Challenges to Wills?
The notes under this heading are based on an interview on Radio National between Susanna Lobez and Victorian barrister Richard Boaden.
Although the interview was some years back some high profile cases in 2011 illustrated some of what Mr Boaden said.
The ABC published the full transcript on its website for many years but since it is no longer there we include below a heavily abbreviated summary of Richard Boaden's comments. Do not view it as advice - just "food for the brain" (as the ABC used to say).
People can contest or challenge a will in two ways:
- claim the will is invalid because the willmaker was not of sound mind
- claim that the will did not make provision for them when it should have.
Grounds of claims might include:
- The estate has gone to an inappropriate person or
- it was given to someone else who’s died, or
- people who supported the willmaker after the will was made have been left out.
Claims are judged on two fundamental criteria
- financial need. (This financial need not be immediate. Older claimants might say they’ve got insufficient money to retire on. The court often likes to see if it can pay off a mortgage for the plaintiff).
- the quality of the relationship between the person who’s died and the applicant.
If neither of above conditions exists, people have freedom to make wills that leave their money to anyone they like.
A common problem area. Where a twice-married person leaves children of the first marriage and a surviving second spouse, they have obligations to both sides.
The two sides may have got on together before, but disputes about money are common after the willmaker has died, and relations tend to break down.
If a surviving spouse with children was the sole beneficiary of a Will they go on living normally. If they re-marry, everything could end up in the name of the new partner and their family, to the exclusion of the children of the previous relationship.
There is potential for fighting about the money and the estate, and the relationship between the two families is put under great strain and it often leads to litigation.
In Victoria (at the time of this interview in 2000) an average estate was worth $250,000 (but now much more of course), and if it is divided between a surviving spouse and the former family there won’t be enough to provide for either side. Options for willmakers are:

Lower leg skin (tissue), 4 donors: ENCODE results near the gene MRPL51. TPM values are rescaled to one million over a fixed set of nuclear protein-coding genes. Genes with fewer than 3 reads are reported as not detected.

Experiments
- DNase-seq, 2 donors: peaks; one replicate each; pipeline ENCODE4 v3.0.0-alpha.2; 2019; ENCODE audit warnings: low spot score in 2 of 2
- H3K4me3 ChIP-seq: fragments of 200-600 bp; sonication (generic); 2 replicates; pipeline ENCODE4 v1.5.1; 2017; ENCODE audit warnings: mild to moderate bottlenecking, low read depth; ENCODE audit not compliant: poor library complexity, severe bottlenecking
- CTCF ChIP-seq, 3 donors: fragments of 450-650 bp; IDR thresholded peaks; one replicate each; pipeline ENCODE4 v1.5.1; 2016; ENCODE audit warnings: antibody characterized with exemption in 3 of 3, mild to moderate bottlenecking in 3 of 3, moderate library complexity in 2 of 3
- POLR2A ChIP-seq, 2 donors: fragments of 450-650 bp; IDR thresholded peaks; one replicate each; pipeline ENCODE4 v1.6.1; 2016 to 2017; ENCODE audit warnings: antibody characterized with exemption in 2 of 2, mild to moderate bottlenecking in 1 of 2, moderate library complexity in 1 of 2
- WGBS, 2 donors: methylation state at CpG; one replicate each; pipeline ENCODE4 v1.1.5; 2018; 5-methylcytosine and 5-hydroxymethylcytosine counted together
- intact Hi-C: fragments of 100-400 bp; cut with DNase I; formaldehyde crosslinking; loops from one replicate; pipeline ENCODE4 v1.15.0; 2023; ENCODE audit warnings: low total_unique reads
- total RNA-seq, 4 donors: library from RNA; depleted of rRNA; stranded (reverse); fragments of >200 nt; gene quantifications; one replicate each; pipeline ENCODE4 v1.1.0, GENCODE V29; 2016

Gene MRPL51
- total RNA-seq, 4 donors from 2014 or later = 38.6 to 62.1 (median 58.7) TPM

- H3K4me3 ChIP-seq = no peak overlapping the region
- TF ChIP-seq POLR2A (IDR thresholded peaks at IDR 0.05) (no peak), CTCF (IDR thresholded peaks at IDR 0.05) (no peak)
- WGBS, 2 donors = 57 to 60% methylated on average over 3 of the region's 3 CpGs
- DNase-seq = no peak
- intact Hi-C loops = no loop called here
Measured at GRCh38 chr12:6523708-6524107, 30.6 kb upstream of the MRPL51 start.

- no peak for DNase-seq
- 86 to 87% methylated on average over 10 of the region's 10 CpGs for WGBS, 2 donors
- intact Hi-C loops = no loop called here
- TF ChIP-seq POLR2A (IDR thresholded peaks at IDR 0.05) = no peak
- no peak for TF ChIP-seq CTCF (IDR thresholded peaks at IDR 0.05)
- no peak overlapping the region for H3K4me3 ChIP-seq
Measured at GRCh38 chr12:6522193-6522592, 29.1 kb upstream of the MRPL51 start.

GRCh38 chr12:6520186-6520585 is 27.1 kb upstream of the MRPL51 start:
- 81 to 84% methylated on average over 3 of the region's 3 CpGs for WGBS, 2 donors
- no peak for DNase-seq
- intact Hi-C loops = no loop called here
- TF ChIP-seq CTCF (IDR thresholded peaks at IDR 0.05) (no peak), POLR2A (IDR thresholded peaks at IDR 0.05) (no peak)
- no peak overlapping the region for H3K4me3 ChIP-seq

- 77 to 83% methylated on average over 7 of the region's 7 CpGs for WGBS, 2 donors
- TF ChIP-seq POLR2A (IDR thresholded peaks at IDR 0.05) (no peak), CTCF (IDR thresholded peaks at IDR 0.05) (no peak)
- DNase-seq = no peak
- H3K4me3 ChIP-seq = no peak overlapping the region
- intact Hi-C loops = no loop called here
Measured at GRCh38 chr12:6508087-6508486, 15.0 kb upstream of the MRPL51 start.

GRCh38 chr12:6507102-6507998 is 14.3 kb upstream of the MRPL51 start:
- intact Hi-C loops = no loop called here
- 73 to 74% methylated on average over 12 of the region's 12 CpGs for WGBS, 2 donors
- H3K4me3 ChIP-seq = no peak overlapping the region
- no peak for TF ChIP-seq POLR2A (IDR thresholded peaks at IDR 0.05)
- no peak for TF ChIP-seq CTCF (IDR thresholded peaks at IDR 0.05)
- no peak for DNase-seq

- divide it in equal proportions.
- give the whole estate to a surviving spouse for life and then when that spouse dies, give it to the children .
Best advice is to be open about it - discuss it with both sides before you die.
Frequency of claims
Between half a per cent and one per cent of the cases of people who die. Very few of them go to trial – about half a dozen in the Supreme Court each year.
Legislation was extended recently to cover defacto spouses and people who aren’t either a spouse or a child. Even though that legislation’s been in force now for about 21 months, no claims under that legislation have actually gone to trial. But many claims have been made, and many of them settled with mediation. (Note: the term "domestic partner" tends to be used these days).
Outcomes are hard to predict
If the case proceeds to court the outcome can depend on which Judge. Some Judges tend to think will-makers should be free to do whatever they like with their assets – while other judges tend to be more liberal and consider that the deceased person ought to have made financial provision for the plaintiff.
If beneficiaries helped parents buy a home
Sometimes a child assists aged parents to buy a home for their retirement. The child makes a big financial contribution on the understanding the elderly parents will benefit the child in their Will. Such an agreement is enforceable as a contract, but the contract must be seen to exist. Have the agreement prepared professionally and in writing, so you can see what was agreed. Informal agreements are a common source of litigation. Think through the consequences and make a Will that makes allowance for agreement.
Provision for Carers
Courts sometimes deal with claims where someone might have been caring for an elderly friend or relative, or someone who is young and ill (perhaps with a disease like AIDS). The basic principles are reasonably uniform across the country, but in the 1990’s the extensions to the range of people who can make a claim has led to divergence across the States.
Helping your Inheritance along
Some people accelerate the willmaker into the next world so they can benefit from the Will. There’s a basic principle of law that a person can’t benefit from their own criminal actions. The principle runs into difficulty with the case of battered wives who have been abused so much that they kill their husbands in self-defence.
There was a principle that would enable the courts to negate a benefit from the Will in such cases, but that principle cannot be relied on since a recent decision in NSW.